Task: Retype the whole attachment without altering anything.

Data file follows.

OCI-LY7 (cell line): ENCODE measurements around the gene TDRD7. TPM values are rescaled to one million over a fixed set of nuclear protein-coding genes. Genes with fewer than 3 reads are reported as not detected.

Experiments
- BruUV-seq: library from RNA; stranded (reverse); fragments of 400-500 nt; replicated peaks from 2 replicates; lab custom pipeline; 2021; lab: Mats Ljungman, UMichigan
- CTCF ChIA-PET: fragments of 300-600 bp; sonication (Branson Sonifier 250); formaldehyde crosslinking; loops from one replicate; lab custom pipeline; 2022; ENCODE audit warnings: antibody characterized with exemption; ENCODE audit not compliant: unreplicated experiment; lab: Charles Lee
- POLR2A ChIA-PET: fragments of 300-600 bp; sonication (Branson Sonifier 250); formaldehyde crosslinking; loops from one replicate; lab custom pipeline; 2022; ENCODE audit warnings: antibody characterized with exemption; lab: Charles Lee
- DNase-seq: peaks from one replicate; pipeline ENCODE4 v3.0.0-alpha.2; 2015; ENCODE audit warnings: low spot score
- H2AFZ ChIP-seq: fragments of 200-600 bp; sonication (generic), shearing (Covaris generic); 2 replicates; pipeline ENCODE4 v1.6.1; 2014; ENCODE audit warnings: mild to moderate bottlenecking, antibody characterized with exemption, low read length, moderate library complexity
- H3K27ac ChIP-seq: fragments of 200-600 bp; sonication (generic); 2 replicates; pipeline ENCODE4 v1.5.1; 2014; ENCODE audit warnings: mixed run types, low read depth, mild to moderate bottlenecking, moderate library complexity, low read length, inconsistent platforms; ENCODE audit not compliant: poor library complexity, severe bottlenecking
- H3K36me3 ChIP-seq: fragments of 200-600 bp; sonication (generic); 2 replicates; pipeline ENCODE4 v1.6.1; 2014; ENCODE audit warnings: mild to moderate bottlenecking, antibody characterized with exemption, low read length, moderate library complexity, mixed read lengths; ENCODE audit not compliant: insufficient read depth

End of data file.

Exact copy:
OCI-LY7 (cell line): ENCODE measurements around the gene TDRD7. TPM values are rescaled to one million over a fixed set of nuclear protein-coding genes. Genes with fewer than 3 reads are reported as not detected.

Experiments
- BruUV-seq: library from RNA; stranded (reverse); fragments of 400-500 nt; replicated peaks from 2 replicates; lab custom pipeline; 2021; lab: Mats Ljungman, UMichigan
- CTCF ChIA-PET: fragments of 300-600 bp; sonication (Branson Sonifier 250); formaldehyde crosslinking; loops from one replicate; lab custom pipeline; 2022; ENCODE audit warnings: antibody characterized with exemption; ENCODE audit not compliant: unreplicated experiment; lab: Charles Lee
- POLR2A ChIA-PET: fragments of 300-600 bp; sonication (Branson Sonifier 250); formaldehyde crosslinking; loops from one replicate; lab custom pipeline; 2022; ENCODE audit warnings: antibody characterized with exemption; lab: Charles Lee
- DNase-seq: peaks from one replicate; pipeline ENCODE4 v3.0.0-alpha.2; 2015; ENCODE audit warnings: low spot score
- H2AFZ ChIP-seq: fragments of 200-600 bp; sonication (generic), shearing (Covaris generic); 2 replicates; pipeline ENCODE4 v1.6.1; 2014; ENCODE audit warnings: mild to moderate bottlenecking, antibody characterized with exemption, low read length, moderate library complexity
- H3K27ac ChIP-seq: fragments of 200-600 bp; sonication (generic); 2 replicates; pipeline ENCODE4 v1.5.1; 2014; ENCODE audit warnings: mixed run types, low read depth, mild to moderate bottlenecking, moderate library complexity, low read length, inconsistent platforms; ENCODE audit not compliant: poor library complexity, severe bottlenecking
- H3K36me3 ChIP-seq: fragments of 200-600 bp; sonication (generic); 2 replicates; pipeline ENCODE4 v1.6.1; 2014; ENCODE audit warnings: mild to moderate bottlenecking, antibody characterized with exemption, low read length, moderate library complexity, mixed read lengths; ENCODE audit not compliant: insufficient read depth